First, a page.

Monday, November 14, 2011

The Science of Sue

Sue the T. rex. Notice the wishbone or furcula (circled),
the first such bone ever found on a T. rex.

Sue, the world’s biggest, most complete, and best preserved T. rex ever found, has been visited by millions at The Field Museum in Chicago. Many of Sue’s bones have rarely or never before been found in a T. rex. Plus, at 90% complete, Sue’s skeleton provides scientists with the unusual opportunity to reconstruct what T. rex may have looked like and how it moved when alive. Finding most of the bones from a single specimen gave scientists excellent detailed information about Sue’s anatomy and biology.
   T. rex is know for its tiny forelimbs, and Sue’s right arm is only the second nearly-complete arm ever found. It will help scientists better understand the strength and motion of this oddly small appendage. Sue’s arms are about the same size as human arms, making them too short to reach her mouth. Yet the bones are quite thick which indicates they would have been very powerful. Current thinking is that the arms were more useful to T. rex in its early life when it would have been proportionately larger.
   If you do visit Sue at the Field Museum, you won’t see all of her bones attached. For example, there are long thin bones that were formed just beneath Sue’s skin on her belly called gastralia. They are different from her ribs and scientists are trying to figure out their positioning and how they should be attached. They might have helped her breathe or perhaps they helped protect her internal organs. Usually, these delicate bones are incomplete or missing, but Sue has about 75% of her gastralia intact.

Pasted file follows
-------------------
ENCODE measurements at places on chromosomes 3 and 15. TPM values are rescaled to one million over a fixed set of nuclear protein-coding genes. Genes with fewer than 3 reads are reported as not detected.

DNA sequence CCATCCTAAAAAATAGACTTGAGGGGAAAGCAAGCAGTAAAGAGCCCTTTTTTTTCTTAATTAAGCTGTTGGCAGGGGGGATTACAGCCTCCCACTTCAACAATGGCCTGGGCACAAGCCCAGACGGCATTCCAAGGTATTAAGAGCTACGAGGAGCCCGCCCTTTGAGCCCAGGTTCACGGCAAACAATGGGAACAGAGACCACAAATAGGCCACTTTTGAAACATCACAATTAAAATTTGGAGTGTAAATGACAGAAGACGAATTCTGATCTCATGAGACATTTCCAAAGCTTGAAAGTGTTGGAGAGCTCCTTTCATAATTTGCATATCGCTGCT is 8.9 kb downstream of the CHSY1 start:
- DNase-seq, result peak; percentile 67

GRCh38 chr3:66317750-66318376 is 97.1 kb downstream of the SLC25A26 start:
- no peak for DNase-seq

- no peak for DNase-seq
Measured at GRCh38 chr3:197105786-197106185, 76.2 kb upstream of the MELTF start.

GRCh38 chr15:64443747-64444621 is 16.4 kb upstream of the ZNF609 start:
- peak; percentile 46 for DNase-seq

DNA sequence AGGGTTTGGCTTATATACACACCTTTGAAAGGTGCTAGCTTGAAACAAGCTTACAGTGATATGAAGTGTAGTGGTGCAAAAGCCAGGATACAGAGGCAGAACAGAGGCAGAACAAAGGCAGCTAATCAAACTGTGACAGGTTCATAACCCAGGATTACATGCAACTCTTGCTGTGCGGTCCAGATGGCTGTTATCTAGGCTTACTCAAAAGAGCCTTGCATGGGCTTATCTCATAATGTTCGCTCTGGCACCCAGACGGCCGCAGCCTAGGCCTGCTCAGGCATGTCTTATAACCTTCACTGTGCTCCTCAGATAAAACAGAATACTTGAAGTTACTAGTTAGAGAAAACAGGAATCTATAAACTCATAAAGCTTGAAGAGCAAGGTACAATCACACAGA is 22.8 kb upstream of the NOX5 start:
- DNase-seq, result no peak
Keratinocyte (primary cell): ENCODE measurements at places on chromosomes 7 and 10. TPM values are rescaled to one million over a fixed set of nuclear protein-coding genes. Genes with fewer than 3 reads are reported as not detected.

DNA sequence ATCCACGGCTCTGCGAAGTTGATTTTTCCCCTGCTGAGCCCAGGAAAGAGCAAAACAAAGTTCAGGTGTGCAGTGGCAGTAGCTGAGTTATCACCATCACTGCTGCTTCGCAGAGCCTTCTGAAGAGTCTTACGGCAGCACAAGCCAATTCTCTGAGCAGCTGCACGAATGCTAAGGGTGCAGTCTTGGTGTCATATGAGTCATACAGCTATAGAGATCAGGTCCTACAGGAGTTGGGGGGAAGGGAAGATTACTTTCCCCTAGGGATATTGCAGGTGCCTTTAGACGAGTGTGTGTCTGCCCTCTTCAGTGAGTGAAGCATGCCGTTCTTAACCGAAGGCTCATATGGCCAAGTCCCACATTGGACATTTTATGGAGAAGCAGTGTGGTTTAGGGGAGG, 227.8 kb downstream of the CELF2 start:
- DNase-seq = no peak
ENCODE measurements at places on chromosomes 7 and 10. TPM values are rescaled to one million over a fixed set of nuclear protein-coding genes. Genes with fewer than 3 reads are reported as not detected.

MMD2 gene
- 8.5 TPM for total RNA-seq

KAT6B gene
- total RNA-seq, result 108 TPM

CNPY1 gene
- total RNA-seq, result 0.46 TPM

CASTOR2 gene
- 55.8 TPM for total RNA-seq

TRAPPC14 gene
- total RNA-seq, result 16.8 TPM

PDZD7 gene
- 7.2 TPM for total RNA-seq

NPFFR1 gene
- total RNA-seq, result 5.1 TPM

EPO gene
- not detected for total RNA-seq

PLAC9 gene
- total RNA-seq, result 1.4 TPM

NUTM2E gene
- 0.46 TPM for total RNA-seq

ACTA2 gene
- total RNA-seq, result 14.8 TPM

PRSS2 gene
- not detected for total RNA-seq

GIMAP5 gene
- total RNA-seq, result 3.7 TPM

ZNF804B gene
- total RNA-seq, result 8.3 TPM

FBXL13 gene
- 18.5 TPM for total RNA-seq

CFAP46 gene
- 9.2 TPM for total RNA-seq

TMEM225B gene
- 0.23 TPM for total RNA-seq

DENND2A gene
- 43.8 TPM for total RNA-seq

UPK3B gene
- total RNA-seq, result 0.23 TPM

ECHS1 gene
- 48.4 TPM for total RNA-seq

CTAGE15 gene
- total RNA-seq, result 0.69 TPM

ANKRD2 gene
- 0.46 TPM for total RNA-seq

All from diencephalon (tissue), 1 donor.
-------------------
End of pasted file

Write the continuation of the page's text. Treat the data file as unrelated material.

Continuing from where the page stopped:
Sue’s has a wishbone or furcula in her chest. This bone is the first ever found on a T. rex. Only carnivorous dinosaurs have a furcula and it’s one of the many links between dinosaurs and birds.
   The tail on Sue is the most complete tail ever found on a T. rex. A complete tail allows for an accurate measurement of the animal’s length.
   Perhaps the most significant part of Sue’s skeleton is her skull, and Sue’s is one of the most complete and best preserved T. rex skulls ever found. Its structure and arrangement provides some of the best clues about how Sue lived and related to her environment. Before being put on display, Sue’s skull spent 500 hours inside a powerful CT scanner. As a result, scientists can now learn about the structure of T. rex’s brain. These CT images show Sue’s brain cavity. The brain itself was about the size and shape of a big sweet potato. Sue had large olfactory bulbs and sinus cavities indicating she had a strong sense of smell which would have been important for hunting or scavenging for food.

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